With new theatre, it is sometimes tricky to differentiate between what comes from the original writing and from the production you are viewing. After all, such an early incarnation of a musical will have very few, if any, comparisons by which the production itself can be directly judged. With Hadestown, the two are even more entwined given that director, Rachel Chavkin, also has a credit for devolving Anaïs Mitchell’s folk-rock musical. This being said, Hadestown at the National Theatre feels like a fantastic production of a promising but problematic musical.
From entering the auditorium it is evident that the production values invested into this show are going to be of a high standard. Everything just looks good. Rachel Hauck’s rustic, industrial and overbearing set is filled with detail but never feels cluttered. Its multiple revolves and pit are utilised stylishly never looking anything close to a gimmick, and the browns and grey complement Michael Krass’s beautiful costume design appropriately. Chavkin’s direction is also a triumph, with the way she sends her cast around different parts stage making it feel like another world (or at least a town!). David Neumann’s choreography, is filled with passion and character, never strict but fluid and raw, feeling relevant to the characters and action.
While I was blown away by the staging (and haven’t even got onto the performances yet!), I do have some issues with the writing. Based on the Greek tragedy of Orpheus and Eurydice, the narrative seems a little dense and in need of pruning. It also struggles with how seriously to take itself. It handles the balance between mythology and reality very well, but with the main plot relying on Orpheus singing for the freedom of Eurydice, things do edge on the corny side. This makes it more difficult to become invested in the trials of the protagonists, though I must confess that the end sequence when Orpheus and Eurydice return from Hadestown had me gripped to my seat with all the tension it built.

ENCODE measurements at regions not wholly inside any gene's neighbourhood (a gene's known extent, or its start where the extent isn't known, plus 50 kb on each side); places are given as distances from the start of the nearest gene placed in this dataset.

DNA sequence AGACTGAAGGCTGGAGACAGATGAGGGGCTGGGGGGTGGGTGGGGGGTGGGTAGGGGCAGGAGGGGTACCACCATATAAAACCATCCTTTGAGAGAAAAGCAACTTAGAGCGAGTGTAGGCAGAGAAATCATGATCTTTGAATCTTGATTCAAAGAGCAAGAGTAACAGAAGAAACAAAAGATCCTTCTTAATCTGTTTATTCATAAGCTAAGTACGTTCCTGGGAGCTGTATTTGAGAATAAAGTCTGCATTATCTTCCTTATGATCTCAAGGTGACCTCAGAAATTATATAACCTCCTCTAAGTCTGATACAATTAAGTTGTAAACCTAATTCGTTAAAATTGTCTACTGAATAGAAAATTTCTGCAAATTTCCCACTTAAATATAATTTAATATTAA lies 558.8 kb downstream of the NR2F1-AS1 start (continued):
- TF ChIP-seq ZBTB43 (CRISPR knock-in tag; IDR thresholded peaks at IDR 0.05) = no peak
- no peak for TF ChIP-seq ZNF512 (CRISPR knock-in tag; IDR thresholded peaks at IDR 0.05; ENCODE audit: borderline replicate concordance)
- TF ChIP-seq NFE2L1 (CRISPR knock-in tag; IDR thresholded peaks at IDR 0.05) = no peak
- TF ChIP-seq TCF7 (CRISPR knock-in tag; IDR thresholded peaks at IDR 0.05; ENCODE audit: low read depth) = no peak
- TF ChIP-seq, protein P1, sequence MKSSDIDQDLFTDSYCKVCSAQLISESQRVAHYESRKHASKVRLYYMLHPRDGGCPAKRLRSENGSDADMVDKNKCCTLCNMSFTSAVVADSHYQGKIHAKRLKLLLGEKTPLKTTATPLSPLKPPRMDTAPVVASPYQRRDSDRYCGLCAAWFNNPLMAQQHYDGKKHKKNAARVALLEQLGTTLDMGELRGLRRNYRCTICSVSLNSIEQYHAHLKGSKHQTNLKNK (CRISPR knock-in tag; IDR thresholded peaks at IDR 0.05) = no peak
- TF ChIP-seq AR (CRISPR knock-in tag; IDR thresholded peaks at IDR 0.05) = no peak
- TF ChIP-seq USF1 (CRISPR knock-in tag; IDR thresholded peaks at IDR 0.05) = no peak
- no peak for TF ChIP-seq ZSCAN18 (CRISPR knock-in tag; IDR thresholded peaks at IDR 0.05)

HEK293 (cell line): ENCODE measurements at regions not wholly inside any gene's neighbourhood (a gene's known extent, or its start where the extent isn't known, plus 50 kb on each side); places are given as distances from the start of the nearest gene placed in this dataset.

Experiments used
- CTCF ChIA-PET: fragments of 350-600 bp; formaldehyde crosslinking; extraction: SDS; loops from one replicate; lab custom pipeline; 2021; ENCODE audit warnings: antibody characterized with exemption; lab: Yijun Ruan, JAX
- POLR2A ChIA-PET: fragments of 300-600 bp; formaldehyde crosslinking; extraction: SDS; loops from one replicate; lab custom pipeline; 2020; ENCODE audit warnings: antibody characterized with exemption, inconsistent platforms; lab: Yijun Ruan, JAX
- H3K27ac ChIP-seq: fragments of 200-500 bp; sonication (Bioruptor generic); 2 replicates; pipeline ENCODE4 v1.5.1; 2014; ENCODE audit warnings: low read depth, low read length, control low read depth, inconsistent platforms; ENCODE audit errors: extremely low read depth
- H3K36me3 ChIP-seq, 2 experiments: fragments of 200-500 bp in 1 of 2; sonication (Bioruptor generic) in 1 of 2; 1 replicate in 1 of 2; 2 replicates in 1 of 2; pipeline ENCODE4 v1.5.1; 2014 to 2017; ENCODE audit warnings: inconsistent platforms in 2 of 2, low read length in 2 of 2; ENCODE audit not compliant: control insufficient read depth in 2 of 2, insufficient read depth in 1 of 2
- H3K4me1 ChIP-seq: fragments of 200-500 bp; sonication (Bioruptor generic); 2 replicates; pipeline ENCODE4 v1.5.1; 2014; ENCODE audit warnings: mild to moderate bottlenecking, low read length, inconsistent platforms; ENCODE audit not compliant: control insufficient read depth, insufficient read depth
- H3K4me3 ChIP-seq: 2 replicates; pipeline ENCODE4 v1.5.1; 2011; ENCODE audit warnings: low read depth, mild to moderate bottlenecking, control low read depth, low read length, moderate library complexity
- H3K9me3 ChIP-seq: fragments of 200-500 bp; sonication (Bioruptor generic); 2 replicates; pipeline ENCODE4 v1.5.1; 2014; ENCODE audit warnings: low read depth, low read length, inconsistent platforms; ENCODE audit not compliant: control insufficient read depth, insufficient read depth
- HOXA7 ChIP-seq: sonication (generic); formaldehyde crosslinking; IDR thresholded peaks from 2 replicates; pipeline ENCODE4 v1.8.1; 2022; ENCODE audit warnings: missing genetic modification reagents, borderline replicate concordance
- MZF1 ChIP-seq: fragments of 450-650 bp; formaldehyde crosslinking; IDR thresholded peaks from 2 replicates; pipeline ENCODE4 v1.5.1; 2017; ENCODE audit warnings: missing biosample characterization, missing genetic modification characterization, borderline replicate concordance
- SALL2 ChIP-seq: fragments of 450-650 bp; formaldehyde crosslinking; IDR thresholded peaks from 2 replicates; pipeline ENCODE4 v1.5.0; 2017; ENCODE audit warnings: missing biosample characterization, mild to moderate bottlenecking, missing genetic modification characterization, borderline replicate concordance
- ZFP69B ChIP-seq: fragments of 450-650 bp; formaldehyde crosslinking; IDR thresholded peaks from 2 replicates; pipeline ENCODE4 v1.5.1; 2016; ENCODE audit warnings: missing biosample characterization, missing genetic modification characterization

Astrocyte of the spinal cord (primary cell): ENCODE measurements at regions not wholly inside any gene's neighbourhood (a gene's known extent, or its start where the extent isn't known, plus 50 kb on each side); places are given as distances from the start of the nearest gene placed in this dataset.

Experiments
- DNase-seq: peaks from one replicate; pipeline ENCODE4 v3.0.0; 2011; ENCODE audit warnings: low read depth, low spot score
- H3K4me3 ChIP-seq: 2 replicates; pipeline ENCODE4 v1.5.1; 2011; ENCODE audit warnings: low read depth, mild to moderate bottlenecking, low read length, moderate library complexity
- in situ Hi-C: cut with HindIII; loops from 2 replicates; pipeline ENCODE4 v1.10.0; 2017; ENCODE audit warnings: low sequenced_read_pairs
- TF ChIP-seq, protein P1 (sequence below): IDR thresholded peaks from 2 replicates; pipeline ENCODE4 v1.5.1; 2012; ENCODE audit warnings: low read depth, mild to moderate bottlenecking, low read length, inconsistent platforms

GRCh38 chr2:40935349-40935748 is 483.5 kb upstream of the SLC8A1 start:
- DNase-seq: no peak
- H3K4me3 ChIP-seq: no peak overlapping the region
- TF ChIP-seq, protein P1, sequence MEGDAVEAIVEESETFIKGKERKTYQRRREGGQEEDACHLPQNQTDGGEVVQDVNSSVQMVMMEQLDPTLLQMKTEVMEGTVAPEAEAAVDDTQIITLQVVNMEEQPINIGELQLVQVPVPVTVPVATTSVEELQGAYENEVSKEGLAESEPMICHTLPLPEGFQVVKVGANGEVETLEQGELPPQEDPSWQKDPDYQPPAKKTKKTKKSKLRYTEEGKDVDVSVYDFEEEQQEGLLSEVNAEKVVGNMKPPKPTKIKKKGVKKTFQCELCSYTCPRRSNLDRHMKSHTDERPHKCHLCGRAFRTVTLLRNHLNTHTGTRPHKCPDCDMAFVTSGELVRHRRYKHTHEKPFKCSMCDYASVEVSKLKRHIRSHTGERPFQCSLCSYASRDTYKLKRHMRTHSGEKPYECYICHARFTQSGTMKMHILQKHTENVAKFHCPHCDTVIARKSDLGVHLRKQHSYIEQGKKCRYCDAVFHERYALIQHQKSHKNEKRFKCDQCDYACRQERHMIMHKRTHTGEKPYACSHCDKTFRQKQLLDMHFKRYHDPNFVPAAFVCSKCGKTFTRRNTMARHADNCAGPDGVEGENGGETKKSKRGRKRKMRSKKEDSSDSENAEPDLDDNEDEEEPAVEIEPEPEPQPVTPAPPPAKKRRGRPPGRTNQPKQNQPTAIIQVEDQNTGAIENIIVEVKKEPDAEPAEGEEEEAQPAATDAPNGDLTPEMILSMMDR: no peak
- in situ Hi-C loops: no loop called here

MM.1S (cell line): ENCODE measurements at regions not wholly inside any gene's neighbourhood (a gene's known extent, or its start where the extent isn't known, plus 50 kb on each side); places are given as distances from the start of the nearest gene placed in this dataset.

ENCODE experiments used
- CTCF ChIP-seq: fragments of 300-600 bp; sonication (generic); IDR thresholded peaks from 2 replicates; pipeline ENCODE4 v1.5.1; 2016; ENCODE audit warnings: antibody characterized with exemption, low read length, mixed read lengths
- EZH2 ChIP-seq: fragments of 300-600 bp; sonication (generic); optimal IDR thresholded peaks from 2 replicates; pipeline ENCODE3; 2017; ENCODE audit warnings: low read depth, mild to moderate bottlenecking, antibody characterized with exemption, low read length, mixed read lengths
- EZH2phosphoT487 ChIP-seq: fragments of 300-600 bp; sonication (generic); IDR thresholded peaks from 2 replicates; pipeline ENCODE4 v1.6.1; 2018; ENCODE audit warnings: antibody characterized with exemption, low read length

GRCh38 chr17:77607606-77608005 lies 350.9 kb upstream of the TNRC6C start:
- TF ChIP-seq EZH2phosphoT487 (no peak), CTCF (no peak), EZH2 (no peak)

While there is a little too much repetition, by and large, Anaïs Mitchell has written an accomplished and impressive score. The musical is largely sung-through, and the parts that are not, are poetic in themselves. Given she also wrote both the book and the lyrics as well as the music, it is noticeable how well all three go together, and Mitchell’s music goes a long way to building the drama in some of the bigger numbers. “Wait for Me” and “Why We Build the Wall” (the latter being a not so subtle nod towards certain current politics) are particularly epic.
The song that has stayed with me, however, is the much more reserved, but wonderfully melodic, “All I’ve Ever Known”. The fact that it is sang by the irresistible Eva Noblezada, who must be one of the best young talents musical theatre, only emphasised how beautiful this melody is. As Eurydice, Noblezada portrays curiosity, naivety, passion and fear in the subtlest of facial gestures. Her acting seems effortless in the way she is able to say so much by doing so little. The other actor I could watch all day is André De Shields who played Hermes, essentially acting as narrator. De Shields is coolness personified. He commands the stage, not rushing anything, but keeping the whole audience fixed on every word and movement. There is less depth to Reeve Carney’s Orpheus, that is played as a rather typical “dreamer musician with a guitar” leading man. He undoubtedly has a powerful set of pipes though, pulling off a difficult sing with his pleasing falsetto.
Amber Gray and Patrick Page complete the leading cast as Perephone and Hades, the former playing the goddess as erratic and unhinged and the latter as a firm businessman (with a satisfying bass voice). The whole show is sang impressively, with leads and chorus alike blending with a lovely tone.
There is so much to like about Hadestown and it is difficult not to sit back and just applaud how well all the components of this production have come together. It’s still not the finished article, but is definitely worthy of its run at the National and has signs of something really great.